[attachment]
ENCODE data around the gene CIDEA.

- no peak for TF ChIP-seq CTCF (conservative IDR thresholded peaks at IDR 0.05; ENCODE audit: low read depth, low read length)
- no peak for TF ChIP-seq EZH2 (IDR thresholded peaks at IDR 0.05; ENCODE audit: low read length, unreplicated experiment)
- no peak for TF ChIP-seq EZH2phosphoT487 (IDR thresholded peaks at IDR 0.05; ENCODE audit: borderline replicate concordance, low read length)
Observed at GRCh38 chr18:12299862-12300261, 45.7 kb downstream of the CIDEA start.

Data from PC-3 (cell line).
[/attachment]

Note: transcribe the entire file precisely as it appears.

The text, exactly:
ENCODE data around the gene CIDEA.

- no peak for TF ChIP-seq CTCF (conservative IDR thresholded peaks at IDR 0.05; ENCODE audit: low read depth, low read length)
- no peak for TF ChIP-seq EZH2 (IDR thresholded peaks at IDR 0.05; ENCODE audit: low read length, unreplicated experiment)
- no peak for TF ChIP-seq EZH2phosphoT487 (IDR thresholded peaks at IDR 0.05; ENCODE audit: borderline replicate concordance, low read length)
Observed at GRCh38 chr18:12299862-12300261, 45.7 kb downstream of the CIDEA start.

Data from PC-3 (cell line).